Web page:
Five of eight Iraqi dissidents imprisoned near Los Angeles for the past two years because they were deemed national security threats will be freed and allowed to live and work indefinitely in the United States pending deportation, according to an agreement filed yesterday.

The eight were airlifted out of northern Iraq in 1996 after participating in CIA-financed efforts to topple President Saddam Hussein, but were imprisoned in March 1997 after they arrived in the United States. An immigration judge ordered their deportation in March 1998 on the basis of secret evidence alleging ties to foreign intelligence agencies, including those of Iraq.

The Iraqis' embittering odyssey through the U.S. justice system garnered headlines last year when former director of central intelligence R. James Woolsey signed onto their legal defense team, pro bono, calling the imprisonment of Iraqi anti-government fighters on the basis of secret evidence a "stain" on America's honor.

Under the agreement between their attorneys and the Immigration and Naturalization Service (INS), the five Iraqis will be confined to Lincoln, Neb., where four of their families have been resettled by the government, pending deportation to one of 74 countries where the Iraqis believe they can live safely.

As part of the settlement, the five have agreed to waive all further appeals, admitting that they are in the United States without proper visas. The INS, in turn, agreed to vacate the finding of an immigration judge, since overturned on appeal, that the Iraqis represented threats to national security.

Three other Iraqi opposition members have until July 9 to accept the same arrangement and join the others in Nebraska. Fully litigating their claim for political asylum and, ultimately, U.S. citizenship, could take years, their attorneys said.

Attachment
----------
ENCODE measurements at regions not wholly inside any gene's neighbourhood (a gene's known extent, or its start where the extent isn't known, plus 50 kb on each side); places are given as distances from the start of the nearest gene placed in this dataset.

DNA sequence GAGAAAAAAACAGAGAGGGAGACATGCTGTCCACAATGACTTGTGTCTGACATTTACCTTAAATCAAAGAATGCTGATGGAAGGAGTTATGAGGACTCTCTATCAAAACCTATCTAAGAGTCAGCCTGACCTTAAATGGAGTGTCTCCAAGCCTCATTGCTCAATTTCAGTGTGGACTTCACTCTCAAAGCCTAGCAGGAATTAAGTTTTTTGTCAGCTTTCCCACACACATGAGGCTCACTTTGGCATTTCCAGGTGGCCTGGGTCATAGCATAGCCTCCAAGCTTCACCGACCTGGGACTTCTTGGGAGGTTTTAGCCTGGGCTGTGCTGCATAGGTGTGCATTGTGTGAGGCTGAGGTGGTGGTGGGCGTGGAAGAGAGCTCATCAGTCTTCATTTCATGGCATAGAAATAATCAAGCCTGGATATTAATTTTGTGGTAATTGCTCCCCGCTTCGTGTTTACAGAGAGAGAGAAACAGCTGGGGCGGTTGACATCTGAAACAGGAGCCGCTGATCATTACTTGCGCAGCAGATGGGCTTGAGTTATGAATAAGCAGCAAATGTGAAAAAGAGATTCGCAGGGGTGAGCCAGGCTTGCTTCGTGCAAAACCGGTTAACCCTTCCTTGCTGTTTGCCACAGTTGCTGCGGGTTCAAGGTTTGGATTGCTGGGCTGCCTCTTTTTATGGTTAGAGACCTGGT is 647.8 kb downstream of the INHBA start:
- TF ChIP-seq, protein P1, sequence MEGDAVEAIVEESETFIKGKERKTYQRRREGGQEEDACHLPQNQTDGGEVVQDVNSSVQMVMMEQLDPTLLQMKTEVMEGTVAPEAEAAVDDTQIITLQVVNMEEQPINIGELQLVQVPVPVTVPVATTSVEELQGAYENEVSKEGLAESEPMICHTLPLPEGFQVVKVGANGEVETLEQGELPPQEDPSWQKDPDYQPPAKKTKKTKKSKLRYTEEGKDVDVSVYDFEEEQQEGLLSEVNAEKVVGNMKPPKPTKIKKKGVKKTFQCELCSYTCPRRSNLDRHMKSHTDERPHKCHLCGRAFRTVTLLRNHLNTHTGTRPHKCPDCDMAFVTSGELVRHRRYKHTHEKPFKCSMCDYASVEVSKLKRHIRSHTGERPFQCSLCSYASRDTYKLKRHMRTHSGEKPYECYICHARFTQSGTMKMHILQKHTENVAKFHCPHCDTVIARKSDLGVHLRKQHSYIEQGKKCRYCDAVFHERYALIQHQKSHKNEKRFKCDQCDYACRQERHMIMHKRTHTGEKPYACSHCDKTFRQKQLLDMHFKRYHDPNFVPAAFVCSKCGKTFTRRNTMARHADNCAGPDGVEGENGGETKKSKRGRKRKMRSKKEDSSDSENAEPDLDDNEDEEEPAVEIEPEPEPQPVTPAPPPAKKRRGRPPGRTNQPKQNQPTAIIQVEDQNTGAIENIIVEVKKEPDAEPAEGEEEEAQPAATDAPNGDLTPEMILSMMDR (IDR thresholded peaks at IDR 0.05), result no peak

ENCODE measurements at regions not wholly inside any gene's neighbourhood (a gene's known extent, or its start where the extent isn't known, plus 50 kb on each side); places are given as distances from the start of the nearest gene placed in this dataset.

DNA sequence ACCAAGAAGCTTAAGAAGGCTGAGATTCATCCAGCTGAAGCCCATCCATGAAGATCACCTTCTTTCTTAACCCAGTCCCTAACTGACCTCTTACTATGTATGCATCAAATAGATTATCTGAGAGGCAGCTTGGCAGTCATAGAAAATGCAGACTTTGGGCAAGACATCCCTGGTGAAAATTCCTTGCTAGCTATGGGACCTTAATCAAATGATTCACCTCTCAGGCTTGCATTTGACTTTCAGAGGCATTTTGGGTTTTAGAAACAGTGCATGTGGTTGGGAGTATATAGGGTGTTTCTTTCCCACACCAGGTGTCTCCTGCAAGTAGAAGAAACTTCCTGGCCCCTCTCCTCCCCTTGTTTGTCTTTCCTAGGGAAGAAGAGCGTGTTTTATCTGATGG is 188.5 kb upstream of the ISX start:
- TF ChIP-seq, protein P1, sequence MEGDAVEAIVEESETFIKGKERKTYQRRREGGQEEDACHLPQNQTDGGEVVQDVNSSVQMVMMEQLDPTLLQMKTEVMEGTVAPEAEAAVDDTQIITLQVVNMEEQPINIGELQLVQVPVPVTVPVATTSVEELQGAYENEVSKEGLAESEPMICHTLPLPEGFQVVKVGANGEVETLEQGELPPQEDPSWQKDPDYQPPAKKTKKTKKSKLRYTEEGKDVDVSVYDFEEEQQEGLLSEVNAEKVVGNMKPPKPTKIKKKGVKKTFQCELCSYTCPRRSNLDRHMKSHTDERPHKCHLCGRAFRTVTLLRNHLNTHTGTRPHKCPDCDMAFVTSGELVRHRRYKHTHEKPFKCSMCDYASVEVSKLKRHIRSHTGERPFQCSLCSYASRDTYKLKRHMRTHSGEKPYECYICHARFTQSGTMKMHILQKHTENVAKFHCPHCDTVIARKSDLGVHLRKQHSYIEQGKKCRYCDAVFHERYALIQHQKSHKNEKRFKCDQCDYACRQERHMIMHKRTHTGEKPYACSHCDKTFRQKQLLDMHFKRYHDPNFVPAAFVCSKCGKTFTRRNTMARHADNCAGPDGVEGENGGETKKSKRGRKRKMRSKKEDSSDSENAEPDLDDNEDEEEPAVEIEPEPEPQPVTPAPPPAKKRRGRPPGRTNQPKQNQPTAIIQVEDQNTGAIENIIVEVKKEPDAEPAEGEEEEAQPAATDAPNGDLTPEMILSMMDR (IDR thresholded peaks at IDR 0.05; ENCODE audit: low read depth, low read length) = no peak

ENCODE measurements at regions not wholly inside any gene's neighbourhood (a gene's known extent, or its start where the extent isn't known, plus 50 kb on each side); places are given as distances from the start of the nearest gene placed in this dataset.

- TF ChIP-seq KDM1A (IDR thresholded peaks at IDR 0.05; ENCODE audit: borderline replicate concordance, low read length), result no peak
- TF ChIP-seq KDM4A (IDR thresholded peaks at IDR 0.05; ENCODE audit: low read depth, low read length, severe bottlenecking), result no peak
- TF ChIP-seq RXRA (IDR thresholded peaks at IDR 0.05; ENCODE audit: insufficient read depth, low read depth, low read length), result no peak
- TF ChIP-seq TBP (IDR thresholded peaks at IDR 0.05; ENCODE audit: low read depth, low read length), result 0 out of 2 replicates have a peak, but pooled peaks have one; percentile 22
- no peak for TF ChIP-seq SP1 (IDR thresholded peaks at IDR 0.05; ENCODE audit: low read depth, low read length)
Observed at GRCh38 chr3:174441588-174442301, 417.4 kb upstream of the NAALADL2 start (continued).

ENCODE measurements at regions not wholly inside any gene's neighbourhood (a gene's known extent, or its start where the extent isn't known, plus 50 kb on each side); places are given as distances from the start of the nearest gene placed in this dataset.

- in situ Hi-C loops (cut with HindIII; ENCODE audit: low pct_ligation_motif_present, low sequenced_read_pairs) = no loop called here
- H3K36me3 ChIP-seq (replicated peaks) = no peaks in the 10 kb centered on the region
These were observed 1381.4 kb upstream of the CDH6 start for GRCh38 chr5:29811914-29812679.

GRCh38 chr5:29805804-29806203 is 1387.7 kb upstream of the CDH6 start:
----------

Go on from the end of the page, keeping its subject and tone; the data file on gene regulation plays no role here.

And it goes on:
Woolsey called the agreement "less than a full victory" but said his clients will be released from jail within two weeks and have admitted to no wrongdoing beyond the visa violation. "The reason they're here without a visa is not that they snuck in -- it's that the INS wouldn't give them one when it brought them here," Woolsey said.

Woolsey said the government's practice of using secret evidence against people it has brought to the United States for political asylum without allowing review by their attorneys "is an abomination -- and that practice has to be changed."

Woolsey called the secret evidence used against his clients "junk" and denied that any of them were Iraqi spies or threats to national security. Much of the secret evidence, released by the government last year after U.S. officials determined it never should have been classified in the first place, consisted of interview notes filed by FBI agents.

Russell A. Bergeron Jr., an INS spokesman, said the agreement freeing the Iraqis "is in no way an admission by the U.S. government that these men were not threats to U.S. national security."

Bergeron said he did not know how long it will take the government to find countries willing to accept the Iraqi opposition members and their families for permanent resettlement.